History, Increasing Unrest
Arnulfo Arias, Omar Torrijos Herrera, Panamanian flag, Panamanians, symbolic gesture
The culmination of increased police involvement in politics came in 1952. Police commander Jose Antonio Remon, after years of deciding who would hold the presidency, became convinced he could do a better job than the civilians. He ran for office and was elected honestly. Remon continued many of the policies of the Accion Comunal reformers. He pushed to diversify the economy, developing industry and agriculture to reduce Panama’s dependence on the canal. He further strengthened the police, making it more like a military force and renaming it the National Guard. New treaties were negotiated to give Panama more benefits from the canal. Remon also built a strong coalition of political parties. He was assassinated in 1955.
Relations with the United States deteriorated in the late 1950s. Panamanians grew increasingly frustrated over U.S. control of the canal zone and their country’s lagging development. They were inspired by the successful revolution in Cuba and events in 1956 in Egypt, where the government seized and nationalized the Suez Canal. Anti-American demonstrations increased, during which U.S. flags were torn down, U.S. agencies were stoned, and Panamanians clashed with canal zone troops. These protests led to a more serious confrontation in 1964 known as the flag riots, in which violence broke out over attempts to fly the Panamanian flag in the canal zone as a symbolic gesture. More than 20 people were killed, most of them Panamanians, and the United States and Panama temporarily broke off relations. The confrontation persuaded the United States to begin negotiations to replace the unpopular 1903 treaty, but the effort took 13 years to complete.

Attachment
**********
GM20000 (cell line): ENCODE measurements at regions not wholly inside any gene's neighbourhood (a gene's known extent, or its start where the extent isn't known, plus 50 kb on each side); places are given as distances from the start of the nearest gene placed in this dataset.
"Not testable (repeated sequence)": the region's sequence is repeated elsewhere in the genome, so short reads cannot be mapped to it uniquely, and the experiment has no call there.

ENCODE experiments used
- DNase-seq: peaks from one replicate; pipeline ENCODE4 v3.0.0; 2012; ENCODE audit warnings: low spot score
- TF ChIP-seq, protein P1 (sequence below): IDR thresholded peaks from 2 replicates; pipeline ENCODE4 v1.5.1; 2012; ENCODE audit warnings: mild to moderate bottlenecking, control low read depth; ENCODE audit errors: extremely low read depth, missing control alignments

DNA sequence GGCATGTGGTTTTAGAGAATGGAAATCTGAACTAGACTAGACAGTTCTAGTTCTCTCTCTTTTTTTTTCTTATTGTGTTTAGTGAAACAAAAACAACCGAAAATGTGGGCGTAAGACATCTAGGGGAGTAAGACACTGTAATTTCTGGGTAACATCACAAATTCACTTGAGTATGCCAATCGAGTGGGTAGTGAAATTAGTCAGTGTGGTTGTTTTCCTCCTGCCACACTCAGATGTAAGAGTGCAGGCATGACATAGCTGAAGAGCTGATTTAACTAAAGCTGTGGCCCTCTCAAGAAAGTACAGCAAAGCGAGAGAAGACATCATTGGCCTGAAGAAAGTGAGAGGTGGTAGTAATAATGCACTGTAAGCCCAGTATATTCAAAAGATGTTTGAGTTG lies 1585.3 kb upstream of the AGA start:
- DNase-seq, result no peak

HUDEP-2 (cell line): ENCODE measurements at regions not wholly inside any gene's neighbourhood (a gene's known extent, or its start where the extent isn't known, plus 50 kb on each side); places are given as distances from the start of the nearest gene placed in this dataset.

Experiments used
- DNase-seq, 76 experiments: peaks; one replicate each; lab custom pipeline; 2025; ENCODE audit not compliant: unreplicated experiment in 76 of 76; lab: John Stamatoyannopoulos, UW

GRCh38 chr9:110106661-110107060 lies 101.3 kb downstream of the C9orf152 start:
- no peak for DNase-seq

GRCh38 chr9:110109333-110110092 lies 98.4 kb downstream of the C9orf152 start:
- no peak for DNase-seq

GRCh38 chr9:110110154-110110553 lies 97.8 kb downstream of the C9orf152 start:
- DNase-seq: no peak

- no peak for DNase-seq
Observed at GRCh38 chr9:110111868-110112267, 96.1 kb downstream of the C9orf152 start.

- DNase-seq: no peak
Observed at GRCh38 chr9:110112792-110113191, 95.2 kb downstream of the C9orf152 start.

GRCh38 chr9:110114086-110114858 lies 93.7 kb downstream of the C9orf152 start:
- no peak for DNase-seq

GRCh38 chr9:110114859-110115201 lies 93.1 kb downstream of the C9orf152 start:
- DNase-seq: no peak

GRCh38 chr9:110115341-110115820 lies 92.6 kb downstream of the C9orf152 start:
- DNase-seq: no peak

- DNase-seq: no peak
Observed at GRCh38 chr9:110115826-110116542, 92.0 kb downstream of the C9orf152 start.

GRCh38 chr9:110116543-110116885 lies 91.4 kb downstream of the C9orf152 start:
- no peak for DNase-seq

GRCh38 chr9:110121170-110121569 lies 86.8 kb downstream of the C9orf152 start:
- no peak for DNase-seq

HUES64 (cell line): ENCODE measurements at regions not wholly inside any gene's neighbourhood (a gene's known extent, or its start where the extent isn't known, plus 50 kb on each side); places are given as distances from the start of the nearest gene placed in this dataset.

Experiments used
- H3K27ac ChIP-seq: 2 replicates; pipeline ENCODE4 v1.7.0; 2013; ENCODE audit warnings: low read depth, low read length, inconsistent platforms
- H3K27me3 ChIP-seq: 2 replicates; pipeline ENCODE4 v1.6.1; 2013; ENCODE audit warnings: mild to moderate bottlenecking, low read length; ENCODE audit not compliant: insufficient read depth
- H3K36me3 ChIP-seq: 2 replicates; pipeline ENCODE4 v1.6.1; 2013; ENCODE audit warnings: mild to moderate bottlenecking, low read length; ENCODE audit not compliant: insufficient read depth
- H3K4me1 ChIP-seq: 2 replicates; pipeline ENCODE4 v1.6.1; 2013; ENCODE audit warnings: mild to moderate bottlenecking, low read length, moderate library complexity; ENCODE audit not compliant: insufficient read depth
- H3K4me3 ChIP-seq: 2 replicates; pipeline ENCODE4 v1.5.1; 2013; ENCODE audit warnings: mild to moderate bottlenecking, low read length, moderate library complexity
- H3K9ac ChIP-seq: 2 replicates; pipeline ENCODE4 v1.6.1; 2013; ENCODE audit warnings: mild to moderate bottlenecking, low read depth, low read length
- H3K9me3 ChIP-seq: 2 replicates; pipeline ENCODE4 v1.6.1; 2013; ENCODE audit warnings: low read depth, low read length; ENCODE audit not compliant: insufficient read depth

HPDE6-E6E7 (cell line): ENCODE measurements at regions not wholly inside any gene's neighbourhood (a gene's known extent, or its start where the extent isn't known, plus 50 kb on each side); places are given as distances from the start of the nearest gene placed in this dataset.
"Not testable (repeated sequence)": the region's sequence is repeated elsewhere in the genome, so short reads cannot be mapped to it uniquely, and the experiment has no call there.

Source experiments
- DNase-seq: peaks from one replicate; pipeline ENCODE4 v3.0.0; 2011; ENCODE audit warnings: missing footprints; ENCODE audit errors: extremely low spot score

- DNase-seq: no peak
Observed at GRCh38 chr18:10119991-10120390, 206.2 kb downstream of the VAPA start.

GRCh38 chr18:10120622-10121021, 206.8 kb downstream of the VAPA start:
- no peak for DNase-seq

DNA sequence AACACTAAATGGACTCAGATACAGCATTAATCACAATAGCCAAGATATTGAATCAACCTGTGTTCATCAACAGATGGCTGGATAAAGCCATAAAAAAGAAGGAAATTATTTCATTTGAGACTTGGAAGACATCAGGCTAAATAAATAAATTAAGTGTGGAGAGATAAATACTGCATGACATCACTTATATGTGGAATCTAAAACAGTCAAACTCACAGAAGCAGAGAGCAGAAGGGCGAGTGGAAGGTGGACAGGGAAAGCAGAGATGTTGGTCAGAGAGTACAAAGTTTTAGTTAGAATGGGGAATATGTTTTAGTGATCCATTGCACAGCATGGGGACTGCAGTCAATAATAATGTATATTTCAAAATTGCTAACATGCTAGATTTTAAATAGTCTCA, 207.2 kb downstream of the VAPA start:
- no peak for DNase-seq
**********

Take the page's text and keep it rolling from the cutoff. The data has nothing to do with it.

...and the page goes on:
Public order declined during the mid-1960s, as the economy stagnated and government seemed incapable of administering the nation. Public frustration with the situation helped Arnulfo Arias win the 1968 election. When he threatened to dismiss some leading officers of the National Guard, they overthrew him after ten days in office. Two officers, Boris Martinez and Omar Torrijos Herrera, led the coup and formed a ruling council, or junta. By early 1969 Torrijos assumed full control of government and announced a revolutionary program.
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